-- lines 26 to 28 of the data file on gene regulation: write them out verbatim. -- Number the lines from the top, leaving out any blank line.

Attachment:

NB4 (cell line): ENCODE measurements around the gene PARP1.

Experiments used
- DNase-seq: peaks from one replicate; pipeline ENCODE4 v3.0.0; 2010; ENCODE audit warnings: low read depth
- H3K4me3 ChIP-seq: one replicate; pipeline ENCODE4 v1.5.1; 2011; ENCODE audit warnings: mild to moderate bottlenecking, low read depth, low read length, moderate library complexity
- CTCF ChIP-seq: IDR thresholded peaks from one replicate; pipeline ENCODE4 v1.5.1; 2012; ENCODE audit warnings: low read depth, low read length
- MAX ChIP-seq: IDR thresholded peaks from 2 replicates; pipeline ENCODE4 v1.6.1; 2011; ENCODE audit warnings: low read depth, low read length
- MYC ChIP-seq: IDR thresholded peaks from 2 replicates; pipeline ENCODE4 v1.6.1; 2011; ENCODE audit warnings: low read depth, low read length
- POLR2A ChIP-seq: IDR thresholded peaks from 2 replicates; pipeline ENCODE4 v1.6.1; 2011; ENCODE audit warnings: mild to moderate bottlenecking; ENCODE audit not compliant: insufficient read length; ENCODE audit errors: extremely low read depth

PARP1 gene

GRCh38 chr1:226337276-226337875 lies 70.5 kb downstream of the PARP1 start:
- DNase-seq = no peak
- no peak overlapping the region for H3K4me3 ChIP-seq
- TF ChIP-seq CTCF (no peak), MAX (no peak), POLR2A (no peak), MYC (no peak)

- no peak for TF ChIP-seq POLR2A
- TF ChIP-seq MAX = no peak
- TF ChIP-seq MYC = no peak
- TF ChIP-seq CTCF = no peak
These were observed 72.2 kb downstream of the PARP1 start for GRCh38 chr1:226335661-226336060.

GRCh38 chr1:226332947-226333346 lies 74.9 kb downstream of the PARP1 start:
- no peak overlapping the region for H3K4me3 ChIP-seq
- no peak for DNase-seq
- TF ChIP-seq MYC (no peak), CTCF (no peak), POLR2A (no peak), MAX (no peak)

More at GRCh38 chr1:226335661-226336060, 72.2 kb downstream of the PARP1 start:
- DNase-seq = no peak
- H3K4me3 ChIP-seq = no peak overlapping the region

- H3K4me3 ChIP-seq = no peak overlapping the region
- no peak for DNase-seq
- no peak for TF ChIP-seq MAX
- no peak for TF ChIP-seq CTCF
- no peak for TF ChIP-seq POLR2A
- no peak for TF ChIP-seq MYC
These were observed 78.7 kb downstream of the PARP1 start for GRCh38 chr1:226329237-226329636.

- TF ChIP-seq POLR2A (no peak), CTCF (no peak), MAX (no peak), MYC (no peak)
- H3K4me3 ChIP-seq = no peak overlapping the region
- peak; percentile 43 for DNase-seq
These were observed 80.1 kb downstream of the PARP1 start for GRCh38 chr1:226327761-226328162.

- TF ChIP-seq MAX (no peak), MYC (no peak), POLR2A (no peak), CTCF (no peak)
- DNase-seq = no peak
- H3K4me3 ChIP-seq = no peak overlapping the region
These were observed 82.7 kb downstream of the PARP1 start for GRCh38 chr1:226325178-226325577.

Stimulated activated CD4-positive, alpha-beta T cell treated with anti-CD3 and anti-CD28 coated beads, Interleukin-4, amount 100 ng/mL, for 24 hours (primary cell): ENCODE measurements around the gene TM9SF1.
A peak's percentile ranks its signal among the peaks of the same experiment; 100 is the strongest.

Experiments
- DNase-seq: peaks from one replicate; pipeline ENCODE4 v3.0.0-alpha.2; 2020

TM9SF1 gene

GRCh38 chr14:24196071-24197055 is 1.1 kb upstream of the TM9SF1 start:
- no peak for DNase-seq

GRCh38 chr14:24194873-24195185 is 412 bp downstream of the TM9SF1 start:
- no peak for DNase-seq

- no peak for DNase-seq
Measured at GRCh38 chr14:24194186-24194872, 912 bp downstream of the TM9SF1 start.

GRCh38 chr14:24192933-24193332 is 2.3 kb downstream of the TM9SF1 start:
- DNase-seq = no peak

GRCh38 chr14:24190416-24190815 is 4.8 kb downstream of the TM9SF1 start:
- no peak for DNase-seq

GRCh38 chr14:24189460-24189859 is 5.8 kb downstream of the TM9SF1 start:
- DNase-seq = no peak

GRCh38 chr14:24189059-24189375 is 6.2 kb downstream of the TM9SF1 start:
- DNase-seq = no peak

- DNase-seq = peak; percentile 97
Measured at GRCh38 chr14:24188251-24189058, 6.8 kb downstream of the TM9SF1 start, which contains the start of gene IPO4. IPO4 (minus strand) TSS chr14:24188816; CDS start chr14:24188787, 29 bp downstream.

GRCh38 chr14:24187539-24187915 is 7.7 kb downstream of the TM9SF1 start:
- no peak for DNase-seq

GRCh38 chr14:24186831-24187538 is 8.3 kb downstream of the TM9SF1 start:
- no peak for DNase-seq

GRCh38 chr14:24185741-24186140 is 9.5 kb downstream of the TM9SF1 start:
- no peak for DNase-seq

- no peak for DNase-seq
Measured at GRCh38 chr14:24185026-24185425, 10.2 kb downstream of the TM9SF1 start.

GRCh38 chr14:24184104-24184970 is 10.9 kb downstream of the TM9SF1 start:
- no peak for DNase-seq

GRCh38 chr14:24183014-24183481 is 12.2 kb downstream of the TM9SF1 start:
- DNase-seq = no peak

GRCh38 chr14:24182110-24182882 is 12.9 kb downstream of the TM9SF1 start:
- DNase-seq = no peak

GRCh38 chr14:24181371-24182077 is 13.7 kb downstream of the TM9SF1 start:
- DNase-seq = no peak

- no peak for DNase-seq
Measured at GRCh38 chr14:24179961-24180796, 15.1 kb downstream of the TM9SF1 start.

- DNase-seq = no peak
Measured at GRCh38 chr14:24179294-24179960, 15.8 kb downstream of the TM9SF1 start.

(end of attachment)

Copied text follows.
- H3K4me3 ChIP-seq = no peak overlapping the region
- no peak for DNase-seq
- no peak for TF ChIP-seq MAX